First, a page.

Federation Follies: Rank Amateurs

Star Trek's John Cho

I want to make sure I start this column off by making one thing perfectly clear: I LOVED JJ Abrams 2009 Star Trek film. It was a fun, it was fast-paced, and it was, in my opinion, true to the sense of adventure that so many of us respond to in Star Trek. I always tell people about dragging my dad down to the theater on opening day and seeing how excited he was after; he never gets into movies like that, and the last few Star Trek films had left him a bit cold. Not this one, though. This one he could get behind.

Most folks agree with him. I think.

That being said, the film is still far from perfect. The out-of-left-field Spock/Uhura romance. The overly busy starship interiors. The lens flares. I forgive all of that, though, because the movie is THAT GOOD. Still, there’s one thing about the movie that is nigh unforgivable:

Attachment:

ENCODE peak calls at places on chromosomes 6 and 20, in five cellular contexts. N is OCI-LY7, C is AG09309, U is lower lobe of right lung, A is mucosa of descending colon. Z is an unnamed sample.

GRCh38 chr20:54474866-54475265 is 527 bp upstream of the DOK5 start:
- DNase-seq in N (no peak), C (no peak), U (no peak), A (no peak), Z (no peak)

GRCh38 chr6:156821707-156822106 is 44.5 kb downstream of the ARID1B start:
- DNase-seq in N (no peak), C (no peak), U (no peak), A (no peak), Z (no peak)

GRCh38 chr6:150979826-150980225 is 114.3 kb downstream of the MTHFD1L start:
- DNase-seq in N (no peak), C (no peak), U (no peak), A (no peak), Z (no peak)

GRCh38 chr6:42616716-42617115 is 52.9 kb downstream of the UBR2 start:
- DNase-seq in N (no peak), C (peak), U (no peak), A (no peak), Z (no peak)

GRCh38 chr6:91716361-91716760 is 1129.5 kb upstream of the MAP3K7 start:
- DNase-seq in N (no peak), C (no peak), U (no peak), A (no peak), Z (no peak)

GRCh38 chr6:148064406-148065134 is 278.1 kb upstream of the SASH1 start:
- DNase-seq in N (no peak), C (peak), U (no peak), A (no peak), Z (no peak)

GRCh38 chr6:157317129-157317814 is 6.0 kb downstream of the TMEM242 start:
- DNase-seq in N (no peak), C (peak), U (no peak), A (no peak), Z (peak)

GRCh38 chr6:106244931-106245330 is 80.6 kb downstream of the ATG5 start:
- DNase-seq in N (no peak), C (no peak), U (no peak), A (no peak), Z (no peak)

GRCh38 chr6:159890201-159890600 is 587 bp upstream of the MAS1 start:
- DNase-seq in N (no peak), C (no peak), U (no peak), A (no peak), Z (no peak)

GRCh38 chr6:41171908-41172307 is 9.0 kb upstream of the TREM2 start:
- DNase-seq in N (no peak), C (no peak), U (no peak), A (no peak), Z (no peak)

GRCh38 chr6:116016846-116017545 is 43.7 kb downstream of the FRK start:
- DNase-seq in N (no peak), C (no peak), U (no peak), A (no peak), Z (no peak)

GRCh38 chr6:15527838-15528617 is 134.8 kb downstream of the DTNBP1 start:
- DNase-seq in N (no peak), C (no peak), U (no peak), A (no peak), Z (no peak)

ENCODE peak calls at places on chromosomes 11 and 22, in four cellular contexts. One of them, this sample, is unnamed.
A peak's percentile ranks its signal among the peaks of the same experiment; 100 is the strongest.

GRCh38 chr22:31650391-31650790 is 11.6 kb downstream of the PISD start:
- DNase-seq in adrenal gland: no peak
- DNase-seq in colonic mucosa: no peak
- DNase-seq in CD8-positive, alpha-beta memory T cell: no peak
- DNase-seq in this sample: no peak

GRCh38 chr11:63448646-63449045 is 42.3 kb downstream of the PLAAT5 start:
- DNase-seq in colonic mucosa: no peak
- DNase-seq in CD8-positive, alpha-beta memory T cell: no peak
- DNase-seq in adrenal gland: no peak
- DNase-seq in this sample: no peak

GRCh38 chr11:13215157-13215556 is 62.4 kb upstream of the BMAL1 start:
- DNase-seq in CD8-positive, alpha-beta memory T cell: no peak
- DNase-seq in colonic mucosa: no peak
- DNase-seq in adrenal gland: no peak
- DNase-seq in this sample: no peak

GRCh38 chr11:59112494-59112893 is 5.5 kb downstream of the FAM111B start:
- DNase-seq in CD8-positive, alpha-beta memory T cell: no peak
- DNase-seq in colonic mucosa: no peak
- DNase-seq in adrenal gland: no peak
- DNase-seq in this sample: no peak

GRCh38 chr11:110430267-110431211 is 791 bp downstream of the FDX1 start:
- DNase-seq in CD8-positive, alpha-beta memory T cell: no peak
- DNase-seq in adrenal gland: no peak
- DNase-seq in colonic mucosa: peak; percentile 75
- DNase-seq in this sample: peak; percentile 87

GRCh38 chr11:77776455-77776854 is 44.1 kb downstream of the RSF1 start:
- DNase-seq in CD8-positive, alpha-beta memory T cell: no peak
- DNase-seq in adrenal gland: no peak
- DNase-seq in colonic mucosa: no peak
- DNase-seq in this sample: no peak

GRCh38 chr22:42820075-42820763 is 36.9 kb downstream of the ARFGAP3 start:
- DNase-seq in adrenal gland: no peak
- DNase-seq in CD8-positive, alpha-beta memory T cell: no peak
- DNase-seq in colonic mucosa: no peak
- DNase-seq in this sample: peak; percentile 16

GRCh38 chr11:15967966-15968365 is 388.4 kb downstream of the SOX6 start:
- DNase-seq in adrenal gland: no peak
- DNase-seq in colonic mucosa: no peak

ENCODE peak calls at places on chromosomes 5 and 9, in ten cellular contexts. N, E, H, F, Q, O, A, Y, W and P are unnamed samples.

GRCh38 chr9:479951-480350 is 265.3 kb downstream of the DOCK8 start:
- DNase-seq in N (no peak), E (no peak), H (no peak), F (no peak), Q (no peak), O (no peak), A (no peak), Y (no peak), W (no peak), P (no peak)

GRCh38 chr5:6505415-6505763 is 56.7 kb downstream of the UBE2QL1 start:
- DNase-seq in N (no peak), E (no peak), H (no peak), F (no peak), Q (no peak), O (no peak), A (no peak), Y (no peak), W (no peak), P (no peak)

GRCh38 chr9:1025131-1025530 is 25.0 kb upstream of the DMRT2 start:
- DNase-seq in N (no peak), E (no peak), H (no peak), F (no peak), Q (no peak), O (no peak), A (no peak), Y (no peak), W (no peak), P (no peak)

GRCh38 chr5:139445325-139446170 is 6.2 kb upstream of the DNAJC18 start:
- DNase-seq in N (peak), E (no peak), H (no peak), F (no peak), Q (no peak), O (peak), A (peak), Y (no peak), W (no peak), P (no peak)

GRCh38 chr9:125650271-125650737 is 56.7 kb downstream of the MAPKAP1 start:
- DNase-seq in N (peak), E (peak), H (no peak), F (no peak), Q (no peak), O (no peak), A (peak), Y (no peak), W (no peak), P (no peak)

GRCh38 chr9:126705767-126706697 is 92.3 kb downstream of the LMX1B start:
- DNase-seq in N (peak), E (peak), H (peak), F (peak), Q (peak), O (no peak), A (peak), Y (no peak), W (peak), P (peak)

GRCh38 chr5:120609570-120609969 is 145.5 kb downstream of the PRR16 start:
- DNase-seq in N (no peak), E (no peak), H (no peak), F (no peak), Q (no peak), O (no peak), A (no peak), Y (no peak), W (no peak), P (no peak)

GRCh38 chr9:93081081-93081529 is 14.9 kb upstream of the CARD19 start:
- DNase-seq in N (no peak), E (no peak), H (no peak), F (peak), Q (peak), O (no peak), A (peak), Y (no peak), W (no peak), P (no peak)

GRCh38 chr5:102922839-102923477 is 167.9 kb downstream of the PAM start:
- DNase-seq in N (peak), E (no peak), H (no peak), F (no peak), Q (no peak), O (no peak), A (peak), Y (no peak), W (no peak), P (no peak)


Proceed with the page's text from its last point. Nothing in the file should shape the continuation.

The complete and utter disregard for rank. Holy cripes.

I think most of you already know what I’m griping about, but for those who don’t: aboard this starship Enterprise is basically being run by a bunch of college kids. There is ONE seasoned veteran on that bridge, and he disappears partway through! I get that there’s some crazy business in the Laurentian system and that most of remaining ships get sent to the big Risa In The Sky while defending Vulcan, but… seriously? We’re going to just hand the ship over to the rookies?

Let’s look at the command crew of the Enterprise here, the ship named for the historic vessel that helped found the United Federation of Planets and is Starfleet’s “brand new” flagship:

• Captain James Kirk: I know there was a ceremony at the end and Tyler Perry was there and everybody was happy… but they were going to kick this kid out a few days ago?

• Chief Science Officer Spock: Okay, the OTHER seasoned veteran… who should be in COUNSELING. He watched his mother die… if he had been younger, he would have been halfway to Batman status.